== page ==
"Any 25th anniversary," Cohn said, "is a matter of great significance. Due to the thoroughly inadequate work of historians and teachers, McCarthyism is still not understood." Cohn said that thanks to their intellectual curiosity, though, young people are beginning to understand McCarthyism as it was and this had led to the election of Reagan and Republicans around the country and the repudiation, once more, of the "late, unlamented" McGovern, Church, Culver and Bayh.

"Sen. McCarthy stood for one thing only: An early warning system that was launched off one ism, Nazism, and based on the threat of a new ism, communism," Cohn said.

"It is essential,"Cohn said, looking at nobody in particular, going on without real heat in his words but without faltering even for a millisecond, "that the United States be armed and strong. If there's one person present today who believes the reason we want to be strong is not to prevent war but to cause war, that person is not worthy of the name American."

The celebrants banged on their tables. "Hear, hear!" many of them said. Cohn said the media is intent on bringing down Reagan as they had brought down Richard Nixon. "Hear, hear!" many called out. "We face challenges," Cohn said. "We have some very important elections coming up. In Connecticut Lowell Weicker is running for reelection." "Boo--boooooo!" the celebrants yelled.

"And in New Jersey, we have a female--and it's nice to have a female who can be as threatening as a man can--that is this nice, lovely, grandmotherly lady named Millicent Fenwick whose voting record is higher on the Carter administration's approval rating than George McGovern. I think we have to do something about that." The celebrants banged silverware.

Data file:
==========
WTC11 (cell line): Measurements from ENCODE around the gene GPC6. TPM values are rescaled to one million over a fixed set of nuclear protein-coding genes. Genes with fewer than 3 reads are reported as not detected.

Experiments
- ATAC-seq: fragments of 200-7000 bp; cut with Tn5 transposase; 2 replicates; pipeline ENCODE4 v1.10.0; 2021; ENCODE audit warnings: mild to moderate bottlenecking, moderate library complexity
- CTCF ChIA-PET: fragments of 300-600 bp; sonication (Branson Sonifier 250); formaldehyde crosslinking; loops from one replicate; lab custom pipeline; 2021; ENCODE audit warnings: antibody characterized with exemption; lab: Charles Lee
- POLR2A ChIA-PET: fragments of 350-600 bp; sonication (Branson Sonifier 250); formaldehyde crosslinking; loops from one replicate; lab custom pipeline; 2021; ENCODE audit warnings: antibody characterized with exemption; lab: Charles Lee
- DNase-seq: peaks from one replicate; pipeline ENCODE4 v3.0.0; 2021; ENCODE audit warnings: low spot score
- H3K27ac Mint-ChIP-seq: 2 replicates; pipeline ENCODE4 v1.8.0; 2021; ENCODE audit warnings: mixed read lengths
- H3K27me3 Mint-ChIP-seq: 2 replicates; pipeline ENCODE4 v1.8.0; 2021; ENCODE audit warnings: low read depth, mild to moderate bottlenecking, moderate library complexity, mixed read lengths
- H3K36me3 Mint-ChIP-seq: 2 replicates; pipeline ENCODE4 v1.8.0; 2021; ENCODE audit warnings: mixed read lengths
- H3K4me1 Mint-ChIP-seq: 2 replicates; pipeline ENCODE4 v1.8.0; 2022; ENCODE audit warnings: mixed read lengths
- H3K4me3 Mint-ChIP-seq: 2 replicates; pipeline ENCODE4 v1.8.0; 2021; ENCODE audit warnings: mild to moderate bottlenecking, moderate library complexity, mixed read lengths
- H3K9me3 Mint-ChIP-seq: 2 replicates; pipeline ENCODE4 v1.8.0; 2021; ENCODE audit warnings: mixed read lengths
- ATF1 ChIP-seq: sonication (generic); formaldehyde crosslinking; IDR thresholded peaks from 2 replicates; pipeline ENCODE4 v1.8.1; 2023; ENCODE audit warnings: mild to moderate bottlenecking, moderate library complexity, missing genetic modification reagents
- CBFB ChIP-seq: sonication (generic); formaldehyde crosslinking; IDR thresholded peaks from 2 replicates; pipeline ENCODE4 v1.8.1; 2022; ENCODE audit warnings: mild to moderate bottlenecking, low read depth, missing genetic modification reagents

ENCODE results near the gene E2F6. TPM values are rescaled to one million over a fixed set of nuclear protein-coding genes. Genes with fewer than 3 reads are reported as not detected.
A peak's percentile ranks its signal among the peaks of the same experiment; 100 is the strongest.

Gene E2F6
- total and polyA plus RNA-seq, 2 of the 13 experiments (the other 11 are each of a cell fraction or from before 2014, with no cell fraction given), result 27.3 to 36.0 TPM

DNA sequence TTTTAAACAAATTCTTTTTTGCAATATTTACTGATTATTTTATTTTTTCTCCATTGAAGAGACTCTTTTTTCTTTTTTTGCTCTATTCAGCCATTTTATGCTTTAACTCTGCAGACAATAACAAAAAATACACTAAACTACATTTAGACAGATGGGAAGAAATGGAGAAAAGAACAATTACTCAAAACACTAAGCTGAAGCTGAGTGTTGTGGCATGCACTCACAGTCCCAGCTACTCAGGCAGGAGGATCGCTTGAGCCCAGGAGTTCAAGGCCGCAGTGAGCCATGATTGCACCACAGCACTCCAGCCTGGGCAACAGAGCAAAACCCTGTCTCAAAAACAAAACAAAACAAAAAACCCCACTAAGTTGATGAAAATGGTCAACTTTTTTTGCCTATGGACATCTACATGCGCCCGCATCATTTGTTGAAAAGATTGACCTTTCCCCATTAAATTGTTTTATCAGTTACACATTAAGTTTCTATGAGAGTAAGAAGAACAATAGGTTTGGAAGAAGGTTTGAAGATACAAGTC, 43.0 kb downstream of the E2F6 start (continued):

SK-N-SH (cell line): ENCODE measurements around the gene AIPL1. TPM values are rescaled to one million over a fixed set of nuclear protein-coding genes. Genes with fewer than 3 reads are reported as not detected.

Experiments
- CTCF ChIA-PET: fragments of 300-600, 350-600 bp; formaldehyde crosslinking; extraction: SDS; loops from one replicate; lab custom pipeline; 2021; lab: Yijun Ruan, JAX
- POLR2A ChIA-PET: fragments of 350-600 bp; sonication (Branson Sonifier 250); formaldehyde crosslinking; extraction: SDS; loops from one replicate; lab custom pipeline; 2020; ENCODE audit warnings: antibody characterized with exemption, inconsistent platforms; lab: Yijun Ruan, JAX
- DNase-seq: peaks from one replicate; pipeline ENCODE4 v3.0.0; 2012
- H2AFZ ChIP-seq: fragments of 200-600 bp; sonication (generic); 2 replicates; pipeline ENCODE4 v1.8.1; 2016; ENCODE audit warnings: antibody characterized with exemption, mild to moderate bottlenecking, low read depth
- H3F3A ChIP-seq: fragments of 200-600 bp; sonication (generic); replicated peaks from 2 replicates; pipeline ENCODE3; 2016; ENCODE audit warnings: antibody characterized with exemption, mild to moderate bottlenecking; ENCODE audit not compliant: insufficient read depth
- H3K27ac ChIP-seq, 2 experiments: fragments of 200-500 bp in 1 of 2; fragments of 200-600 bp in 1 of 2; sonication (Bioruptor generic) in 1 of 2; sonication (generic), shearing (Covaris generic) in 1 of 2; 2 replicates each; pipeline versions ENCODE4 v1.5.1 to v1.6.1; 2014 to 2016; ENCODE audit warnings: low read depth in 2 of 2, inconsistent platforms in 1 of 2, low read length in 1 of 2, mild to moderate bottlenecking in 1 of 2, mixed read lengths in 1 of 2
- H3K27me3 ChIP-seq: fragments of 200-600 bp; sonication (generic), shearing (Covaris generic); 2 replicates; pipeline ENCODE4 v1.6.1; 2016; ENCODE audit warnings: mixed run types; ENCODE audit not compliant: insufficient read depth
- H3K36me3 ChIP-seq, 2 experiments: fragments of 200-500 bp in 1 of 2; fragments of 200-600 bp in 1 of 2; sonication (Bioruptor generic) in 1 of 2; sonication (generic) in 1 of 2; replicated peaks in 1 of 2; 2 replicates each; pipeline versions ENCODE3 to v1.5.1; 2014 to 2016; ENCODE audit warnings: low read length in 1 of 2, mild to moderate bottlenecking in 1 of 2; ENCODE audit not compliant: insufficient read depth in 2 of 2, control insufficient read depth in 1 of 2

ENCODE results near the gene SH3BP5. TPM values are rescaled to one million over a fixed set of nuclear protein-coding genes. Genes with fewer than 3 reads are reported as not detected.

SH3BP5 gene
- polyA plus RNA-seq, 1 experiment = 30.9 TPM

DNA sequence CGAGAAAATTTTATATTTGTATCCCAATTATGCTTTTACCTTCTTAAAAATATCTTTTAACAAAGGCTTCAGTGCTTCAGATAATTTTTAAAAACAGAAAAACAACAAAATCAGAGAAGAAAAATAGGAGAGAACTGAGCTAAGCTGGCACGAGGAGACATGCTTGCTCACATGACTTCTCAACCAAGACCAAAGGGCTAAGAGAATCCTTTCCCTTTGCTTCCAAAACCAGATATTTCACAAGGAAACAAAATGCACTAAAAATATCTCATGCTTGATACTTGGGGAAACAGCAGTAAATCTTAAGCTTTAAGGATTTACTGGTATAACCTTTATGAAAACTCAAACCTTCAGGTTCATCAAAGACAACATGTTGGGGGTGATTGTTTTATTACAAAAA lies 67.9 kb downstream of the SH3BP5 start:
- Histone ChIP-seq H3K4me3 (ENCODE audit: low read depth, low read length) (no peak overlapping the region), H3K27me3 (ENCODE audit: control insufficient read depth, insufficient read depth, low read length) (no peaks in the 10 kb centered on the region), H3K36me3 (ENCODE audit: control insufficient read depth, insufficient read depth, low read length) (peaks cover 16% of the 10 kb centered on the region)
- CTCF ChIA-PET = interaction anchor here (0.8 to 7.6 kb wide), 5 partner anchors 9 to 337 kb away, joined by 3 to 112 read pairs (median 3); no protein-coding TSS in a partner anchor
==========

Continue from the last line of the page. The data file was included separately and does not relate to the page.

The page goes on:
Cohn then got to the clarion call of the 25th anniversary observation of the death of McCarthy. He said he would like to see a "return to the strong congressional committee that would bring us to a point where we can investigate internal subversion in this country.

"A few things I would like to go into with this committee are: Why is the United States still in the U.N.? That's a particularly appropriate question for a congressional committee to study." There was a great deal of banging of silverware. "I remember being with Sen. McCarthy," Cohn said, "and hearing a story when somebody asked 'Is there a place for a Red Chinese seat in the U.N.?' 'Yes,' the senator answered, 'Ours.'

"And I'm sure that if you asked our great ambassador, Jeane Kirkpatrick, that same question, I dare say you can get the same answer. There's an anti-American bloc in the United Nations and I'd like to know why we are trying to give taxpayers' money into the hands of those who do everything they can to destroy everything for which we stand."

Cohn then looked out at his audience for a coup de gra ce. "And another appropriate question, I believe, has to do with studying people in Hollywood. I would like to know why these people think they can take the money of ticket buyers and put them into communist coffers. Just as in the old days when we had an investigation into the participation of communists in Hollywood I'd like to know where people like Ed Asner are coming from these days."

The silverware almost jumped off the table as fists went up and down on the cloth.